The Book of Joy
Lasting Happiness in A Changing WorldBook - 2016
Two great spiritual masters share their own hard-won wisdom about living with joy even in the face of adversity.
The occasion was a big birthday. And it inspired two close friends to get together for a talk about something very important to them. The friends were His Holiness the Dalai Lama and Archbishop Desmond Tutu. The subject was joy. Both winners of the Nobel Prize, both great spiritual masters and moral leaders of our time, they are also known for being among the most infectiously happy people on the planet, despite having experienced great personal and national suffering.
From the beginning the book was envisioned as a three-layer birthday cake, the first being their personal stories and teachings about joy. Both the Dalai Lama and Tutu have been tested by extraordinary adversity, oppression, and conflict. The second layer consists of the exciting research into joy as well as the other qualities essential for any enduring happiness, like gratitude, humility, humour, compassion, generosity, and forgiveness. And the third encompasses practical exercises and guidance based on the Dalai Lama's and Tutu's own daily practices, which anchor their emotional and spiritual lives.
Most of all, during that landmark week in Dharamsala, they demonstrated by their own exuberance, compassion, and even wise-cracking humour, how joy can be transformed from a fleeting emotion into an enduring way of being.
From the critics
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“... everywhere in Dharamsala were reminders that this was a community that had been traumatized by oppression and exile. The town clings to winding hillside roads, and craft stalls hang over the edges of sheer cliffs. Like construction throughout India and so much of the developing world, building codes and security precautions were waved aside to make room for the exploding population. I wondered how these structures would fare in an earthquake, and feared that the whole city might be shaken off the back of these mountains like a leaf from a waking animal.” (p. 22-23)
“March 10, 2008 ... I could not do anything. I felt helpless. I knew that if they really carried out demonstrations, it would actually result only in more suffering, more problems. And that is exactly what happened, with the violent crackdown and the death and imprisonment of so many Tibetans who had participated in the process. Over the next few days, during my meditation, I actually visualized some of those Chinese local authorities and did one of our practices, called tonglen, literally meaning ‘giving and taking.’ I tried to take on their fear, anger, suspicion, and to give them my love, my forgiveness. Of course, this would have no physical effect on the ground. It would not change the situation. But you see, mentally, it was very, very helpful to keep a calm mind.” (p. 115)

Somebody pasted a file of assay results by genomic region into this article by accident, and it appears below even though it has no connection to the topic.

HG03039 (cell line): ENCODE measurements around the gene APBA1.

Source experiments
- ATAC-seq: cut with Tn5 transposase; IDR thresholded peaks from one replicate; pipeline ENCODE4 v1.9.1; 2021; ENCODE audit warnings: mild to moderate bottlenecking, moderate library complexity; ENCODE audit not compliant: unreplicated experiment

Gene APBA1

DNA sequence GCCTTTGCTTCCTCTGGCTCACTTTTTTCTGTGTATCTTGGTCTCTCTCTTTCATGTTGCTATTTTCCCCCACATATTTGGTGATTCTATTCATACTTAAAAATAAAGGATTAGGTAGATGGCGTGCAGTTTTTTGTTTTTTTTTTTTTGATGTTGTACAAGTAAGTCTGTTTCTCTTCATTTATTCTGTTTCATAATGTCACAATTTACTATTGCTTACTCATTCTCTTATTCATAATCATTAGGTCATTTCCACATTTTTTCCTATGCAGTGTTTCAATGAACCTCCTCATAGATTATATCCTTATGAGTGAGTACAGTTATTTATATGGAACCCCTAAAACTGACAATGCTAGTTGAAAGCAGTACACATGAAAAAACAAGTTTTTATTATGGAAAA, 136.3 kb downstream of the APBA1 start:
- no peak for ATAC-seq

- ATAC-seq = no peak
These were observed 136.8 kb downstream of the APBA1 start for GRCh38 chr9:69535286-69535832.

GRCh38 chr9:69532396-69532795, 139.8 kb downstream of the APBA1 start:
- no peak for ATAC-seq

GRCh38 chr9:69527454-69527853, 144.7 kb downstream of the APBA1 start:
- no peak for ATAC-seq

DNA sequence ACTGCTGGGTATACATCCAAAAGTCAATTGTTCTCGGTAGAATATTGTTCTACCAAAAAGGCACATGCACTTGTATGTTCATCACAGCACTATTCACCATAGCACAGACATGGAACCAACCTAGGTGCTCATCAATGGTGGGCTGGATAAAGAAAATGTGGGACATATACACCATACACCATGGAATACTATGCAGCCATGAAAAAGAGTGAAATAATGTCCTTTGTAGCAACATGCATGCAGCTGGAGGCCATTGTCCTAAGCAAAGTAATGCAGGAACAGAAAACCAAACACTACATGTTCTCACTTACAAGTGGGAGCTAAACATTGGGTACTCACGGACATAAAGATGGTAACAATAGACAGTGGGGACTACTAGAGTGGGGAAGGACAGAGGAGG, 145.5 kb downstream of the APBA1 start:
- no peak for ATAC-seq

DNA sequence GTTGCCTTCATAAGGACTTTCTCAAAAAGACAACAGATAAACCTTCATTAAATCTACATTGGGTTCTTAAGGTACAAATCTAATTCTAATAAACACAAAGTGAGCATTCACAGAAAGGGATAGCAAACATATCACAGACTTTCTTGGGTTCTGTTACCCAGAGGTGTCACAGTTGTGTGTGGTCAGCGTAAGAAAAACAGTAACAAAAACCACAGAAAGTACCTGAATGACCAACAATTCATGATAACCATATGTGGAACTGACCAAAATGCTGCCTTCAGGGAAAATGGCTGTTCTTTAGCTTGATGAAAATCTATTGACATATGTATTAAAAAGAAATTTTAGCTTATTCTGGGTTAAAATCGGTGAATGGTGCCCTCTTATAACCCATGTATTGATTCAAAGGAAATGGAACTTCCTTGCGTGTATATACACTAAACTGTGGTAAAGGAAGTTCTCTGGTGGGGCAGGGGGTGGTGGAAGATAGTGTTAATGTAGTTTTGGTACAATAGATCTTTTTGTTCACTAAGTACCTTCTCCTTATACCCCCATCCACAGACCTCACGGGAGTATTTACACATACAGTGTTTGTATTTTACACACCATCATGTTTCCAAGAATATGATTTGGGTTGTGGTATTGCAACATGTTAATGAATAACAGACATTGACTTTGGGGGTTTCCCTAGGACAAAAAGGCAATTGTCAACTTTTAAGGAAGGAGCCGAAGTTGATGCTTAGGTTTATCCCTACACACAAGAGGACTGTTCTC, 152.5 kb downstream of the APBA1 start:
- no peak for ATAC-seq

The Dalai Lama used the terms wider perspective and larger perspective. They involve stepping back, within our own mind, to look at the bigger picture and to move on beyond our limited self-awareness and our limited self-interest. Every situation we confront in life comes from the convergence of many contributing factors. The Dalai Lama had explained, "We must look at any given situation or problem from the front and the back, from the sides, from the top and bottom, so from at least six angles. This allows us to take a more complete and holistic view of reality, and if we do, our response will be more constructive." (p. 196)
"I think it takes time to learn to be aid-back," he continued. "You know, it's not something that just comes ready-made for you. No one ought to feel annoyed with themselves. It just adds to the frustration. I mean, we are human beings, fallible human beings. As the Dalai Lama points out, there was a time… I mean, we see him serene and calm. Yet there were times when he, too, felt annoyed and perhaps there still are. It's like muscles that have to be exercised to be strong. Sometimes we get too angry with ourselves thinking we ought to be perfect from the word go. But this being on earth is a time for us to learn to be good, to learn to be more loving, to learn to be more compassionate. And you learn, not theoretically. "The Archbishop was pointing his index fingers at his head. "You learn when something happens that tests you." (pp. 91-92)
We concluded, "There is nothing wrong with faiths. The problem is the faithful."
(P. 70 Desmond Tutu)
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